In 2011, fish processors in Dutch Harbor in Alaska's Aleutian Islands, found something interesting inside cod that had been caught in the waters of nearby Unimak Pass:
There were feet, heads, wings, bones and feathers, partially-digested carcasses without heads, and fully intact carcasses that had not yet been digested. There were crested auklets, common Murres, a Cassin's auklet, a thick-billed murre, and a number of remains that could not be specifically identified.
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The fish workers sent the bird parts to researchers at the Alaska SeaLifeCenter, who, with colleagues from the University of Alaska, have published their findings in the journal Marine Ornithology.
This is not the first time that large predatory fish have been recorded as eating birds: previous examples include monkfish eating little auks, catfish grabbing pigeons, and even African freshwater tigerfish leaping out of the water to catch a swallow in flight.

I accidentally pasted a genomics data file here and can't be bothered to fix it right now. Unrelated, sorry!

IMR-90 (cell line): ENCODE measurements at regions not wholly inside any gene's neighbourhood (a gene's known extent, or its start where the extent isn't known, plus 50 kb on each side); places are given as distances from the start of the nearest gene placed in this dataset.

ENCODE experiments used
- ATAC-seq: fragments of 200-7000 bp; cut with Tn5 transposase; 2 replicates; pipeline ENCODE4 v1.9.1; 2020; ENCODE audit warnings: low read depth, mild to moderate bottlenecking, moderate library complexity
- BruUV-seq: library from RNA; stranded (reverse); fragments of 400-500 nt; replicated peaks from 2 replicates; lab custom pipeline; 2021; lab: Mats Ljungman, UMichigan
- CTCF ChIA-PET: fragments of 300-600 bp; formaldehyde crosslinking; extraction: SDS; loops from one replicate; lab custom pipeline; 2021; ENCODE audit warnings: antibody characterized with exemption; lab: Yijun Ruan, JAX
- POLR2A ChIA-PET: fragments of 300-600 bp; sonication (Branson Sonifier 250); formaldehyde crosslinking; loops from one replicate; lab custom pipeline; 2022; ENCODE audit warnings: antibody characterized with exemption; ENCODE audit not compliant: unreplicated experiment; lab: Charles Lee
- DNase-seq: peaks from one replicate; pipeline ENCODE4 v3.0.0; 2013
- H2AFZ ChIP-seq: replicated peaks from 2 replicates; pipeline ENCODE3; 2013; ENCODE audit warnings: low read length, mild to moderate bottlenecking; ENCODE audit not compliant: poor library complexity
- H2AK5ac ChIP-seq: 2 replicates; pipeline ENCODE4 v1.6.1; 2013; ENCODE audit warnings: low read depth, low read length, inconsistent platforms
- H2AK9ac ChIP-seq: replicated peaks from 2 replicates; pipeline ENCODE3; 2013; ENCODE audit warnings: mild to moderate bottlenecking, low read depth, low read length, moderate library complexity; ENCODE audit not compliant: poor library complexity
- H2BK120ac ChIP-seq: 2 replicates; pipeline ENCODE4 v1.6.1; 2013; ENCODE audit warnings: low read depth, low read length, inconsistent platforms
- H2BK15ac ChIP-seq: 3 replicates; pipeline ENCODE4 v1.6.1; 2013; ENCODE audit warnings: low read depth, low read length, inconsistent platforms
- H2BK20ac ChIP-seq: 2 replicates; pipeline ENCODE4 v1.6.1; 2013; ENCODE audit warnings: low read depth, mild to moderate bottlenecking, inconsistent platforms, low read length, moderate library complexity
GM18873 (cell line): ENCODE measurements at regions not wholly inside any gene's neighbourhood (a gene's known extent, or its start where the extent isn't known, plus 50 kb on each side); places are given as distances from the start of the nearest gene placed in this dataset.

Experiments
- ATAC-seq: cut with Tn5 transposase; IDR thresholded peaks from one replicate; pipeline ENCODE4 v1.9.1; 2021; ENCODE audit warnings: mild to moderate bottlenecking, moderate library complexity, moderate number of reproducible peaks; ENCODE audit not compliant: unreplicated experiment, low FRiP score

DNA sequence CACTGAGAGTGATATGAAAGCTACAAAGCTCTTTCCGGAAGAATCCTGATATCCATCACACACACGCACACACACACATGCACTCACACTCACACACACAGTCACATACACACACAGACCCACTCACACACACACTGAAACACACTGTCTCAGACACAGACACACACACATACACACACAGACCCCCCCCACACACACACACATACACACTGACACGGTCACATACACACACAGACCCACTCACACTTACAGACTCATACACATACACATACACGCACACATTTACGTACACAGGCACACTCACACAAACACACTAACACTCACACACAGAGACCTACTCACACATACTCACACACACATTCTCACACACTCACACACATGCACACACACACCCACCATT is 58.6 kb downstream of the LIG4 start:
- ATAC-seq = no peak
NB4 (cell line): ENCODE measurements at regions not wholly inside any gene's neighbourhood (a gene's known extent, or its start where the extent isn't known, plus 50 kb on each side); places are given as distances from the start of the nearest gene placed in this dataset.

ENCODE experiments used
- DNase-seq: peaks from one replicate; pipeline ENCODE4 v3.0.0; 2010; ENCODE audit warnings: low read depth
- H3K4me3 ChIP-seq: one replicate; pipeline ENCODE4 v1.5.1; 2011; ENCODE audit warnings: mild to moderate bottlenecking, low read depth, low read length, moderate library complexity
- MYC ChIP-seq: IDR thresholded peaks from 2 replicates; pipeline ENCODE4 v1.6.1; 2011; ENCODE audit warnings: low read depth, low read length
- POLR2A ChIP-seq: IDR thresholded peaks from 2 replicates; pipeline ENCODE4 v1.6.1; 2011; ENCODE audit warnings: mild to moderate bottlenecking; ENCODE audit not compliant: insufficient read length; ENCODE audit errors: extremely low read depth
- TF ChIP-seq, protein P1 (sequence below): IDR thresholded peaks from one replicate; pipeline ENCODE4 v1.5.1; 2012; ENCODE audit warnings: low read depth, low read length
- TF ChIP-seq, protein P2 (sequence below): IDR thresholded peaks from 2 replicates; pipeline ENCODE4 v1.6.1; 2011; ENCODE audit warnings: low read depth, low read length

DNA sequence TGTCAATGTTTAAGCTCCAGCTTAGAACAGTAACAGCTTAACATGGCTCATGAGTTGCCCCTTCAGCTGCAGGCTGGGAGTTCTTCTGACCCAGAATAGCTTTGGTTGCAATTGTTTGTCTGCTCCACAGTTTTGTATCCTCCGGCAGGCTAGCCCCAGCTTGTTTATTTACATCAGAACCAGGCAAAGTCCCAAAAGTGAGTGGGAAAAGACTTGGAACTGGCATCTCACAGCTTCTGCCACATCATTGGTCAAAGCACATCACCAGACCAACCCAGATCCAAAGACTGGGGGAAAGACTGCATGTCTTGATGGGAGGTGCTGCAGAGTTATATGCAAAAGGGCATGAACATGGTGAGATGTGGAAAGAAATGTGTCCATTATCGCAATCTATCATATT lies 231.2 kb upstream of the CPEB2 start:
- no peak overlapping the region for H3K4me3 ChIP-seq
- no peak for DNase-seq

There have also been occasional previous records of seabird parts in Pacific cod caught around the Aleutian Islands. But study co-author Tuula Hollmen told Yereth Rosen of Alaska Dispatch Newsthat "the evidence from Dutch Harbor appears to be the first documentation of Pacific cod making a practice of eating birds."
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Exactly how they go about doing so is uncertain. The authors tested the lung tissue of 33 crested auklets removed from the cods' stomach, and found that three of them had air in them at the time of their death, suggesting that while those three were presumably taken alive, the others had already drowned when they were consumed.
Crested auklets comprised the great majority of the identified bird remains; the authors note that they often forage in large groups but may also dive as deep as 30 meters, and it is possible that in some cases the cod feed on them opportunistically, either at the surface or in the water column, while in other instances they may scavenge carcasses from the seabed.
As for how often this happens, under what circumstances, or what the biological significance might be, Hollmen told Rosen that, for now, there are more questions than answers.
"That's just an area that we didn't know much about," she said.
-via Alaska Dispatch News